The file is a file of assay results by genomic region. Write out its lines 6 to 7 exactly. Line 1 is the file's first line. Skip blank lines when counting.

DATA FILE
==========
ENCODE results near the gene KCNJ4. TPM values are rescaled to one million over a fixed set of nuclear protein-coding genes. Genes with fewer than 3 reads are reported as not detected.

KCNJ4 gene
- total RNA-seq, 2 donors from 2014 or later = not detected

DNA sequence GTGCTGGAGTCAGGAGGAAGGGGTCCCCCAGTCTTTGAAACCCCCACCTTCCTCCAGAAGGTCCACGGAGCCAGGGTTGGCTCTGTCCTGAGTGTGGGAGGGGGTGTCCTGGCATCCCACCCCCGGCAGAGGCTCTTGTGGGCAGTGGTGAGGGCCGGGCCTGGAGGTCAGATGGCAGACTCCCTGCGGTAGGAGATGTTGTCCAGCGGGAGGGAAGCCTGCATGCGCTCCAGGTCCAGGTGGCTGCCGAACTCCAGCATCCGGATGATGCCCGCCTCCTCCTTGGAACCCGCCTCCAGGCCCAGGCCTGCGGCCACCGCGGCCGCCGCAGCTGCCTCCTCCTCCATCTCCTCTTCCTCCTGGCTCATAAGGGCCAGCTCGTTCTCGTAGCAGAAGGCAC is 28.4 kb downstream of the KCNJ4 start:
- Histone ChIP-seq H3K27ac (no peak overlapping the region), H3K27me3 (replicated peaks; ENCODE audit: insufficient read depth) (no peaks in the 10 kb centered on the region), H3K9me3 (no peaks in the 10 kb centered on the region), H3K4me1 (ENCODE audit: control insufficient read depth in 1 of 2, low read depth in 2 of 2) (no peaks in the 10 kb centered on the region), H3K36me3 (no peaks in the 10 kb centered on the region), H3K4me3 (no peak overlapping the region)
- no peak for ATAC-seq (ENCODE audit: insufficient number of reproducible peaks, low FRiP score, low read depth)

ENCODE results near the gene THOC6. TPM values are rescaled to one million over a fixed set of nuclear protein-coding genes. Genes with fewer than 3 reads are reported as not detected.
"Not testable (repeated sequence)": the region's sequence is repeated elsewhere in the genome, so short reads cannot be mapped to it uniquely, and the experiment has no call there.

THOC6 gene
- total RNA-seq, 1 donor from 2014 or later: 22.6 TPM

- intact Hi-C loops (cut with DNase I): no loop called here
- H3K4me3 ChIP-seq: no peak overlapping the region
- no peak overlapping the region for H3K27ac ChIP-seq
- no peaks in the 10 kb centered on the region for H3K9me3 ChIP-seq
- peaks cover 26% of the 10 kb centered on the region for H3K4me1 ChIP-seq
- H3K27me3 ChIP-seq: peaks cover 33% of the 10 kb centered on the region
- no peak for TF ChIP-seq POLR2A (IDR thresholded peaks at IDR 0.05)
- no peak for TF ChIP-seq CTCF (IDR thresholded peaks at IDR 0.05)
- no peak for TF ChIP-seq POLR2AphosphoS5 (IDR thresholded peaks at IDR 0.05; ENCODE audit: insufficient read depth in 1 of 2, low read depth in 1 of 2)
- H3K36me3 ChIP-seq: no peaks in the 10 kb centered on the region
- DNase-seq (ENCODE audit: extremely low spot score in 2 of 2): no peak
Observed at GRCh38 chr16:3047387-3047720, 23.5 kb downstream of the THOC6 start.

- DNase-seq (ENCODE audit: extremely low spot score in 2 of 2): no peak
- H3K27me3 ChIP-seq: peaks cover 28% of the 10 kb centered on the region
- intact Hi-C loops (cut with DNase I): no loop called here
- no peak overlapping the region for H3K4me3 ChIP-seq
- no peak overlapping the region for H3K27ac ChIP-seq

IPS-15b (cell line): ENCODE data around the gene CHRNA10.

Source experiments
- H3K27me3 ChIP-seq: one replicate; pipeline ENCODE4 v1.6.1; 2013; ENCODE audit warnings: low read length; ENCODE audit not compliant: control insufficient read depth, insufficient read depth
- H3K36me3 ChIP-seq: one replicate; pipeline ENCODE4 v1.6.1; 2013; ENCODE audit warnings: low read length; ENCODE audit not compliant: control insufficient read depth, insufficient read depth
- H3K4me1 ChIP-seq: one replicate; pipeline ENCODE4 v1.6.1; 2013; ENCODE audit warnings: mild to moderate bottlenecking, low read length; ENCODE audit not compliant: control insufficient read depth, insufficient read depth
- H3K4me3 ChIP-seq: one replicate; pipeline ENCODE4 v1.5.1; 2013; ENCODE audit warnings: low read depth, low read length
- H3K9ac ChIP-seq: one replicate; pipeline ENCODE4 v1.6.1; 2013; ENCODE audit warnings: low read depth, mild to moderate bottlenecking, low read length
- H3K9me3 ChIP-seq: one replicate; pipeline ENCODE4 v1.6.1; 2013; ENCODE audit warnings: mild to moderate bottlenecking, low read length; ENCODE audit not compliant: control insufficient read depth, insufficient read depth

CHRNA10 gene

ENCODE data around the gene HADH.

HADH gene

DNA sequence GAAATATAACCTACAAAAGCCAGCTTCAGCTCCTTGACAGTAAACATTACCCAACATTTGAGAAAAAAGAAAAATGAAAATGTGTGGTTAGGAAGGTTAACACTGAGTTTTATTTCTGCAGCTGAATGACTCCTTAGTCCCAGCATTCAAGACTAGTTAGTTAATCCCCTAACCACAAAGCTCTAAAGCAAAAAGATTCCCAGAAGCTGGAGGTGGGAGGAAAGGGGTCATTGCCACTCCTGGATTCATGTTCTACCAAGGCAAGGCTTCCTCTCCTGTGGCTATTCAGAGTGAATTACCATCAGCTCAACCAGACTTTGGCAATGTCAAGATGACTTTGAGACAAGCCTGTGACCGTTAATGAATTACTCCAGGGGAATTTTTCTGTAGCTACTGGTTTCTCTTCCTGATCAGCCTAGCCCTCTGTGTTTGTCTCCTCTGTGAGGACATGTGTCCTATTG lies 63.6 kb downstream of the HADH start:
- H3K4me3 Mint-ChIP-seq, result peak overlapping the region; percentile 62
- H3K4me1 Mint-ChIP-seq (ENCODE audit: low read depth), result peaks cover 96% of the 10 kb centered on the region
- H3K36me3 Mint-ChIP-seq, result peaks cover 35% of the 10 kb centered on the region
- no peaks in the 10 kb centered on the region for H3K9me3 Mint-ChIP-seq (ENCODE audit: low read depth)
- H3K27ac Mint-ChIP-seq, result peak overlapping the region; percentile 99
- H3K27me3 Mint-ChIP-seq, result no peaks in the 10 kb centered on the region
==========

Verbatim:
- no peak for ATAC-seq (ENCODE audit: insufficient number of reproducible peaks, low FRiP score, low read depth)

ENCODE results near the gene THOC6. TPM values are rescaled to one million over a fixed set of nuclear protein-coding genes. Genes with fewer than 3 reads are reported as not detected.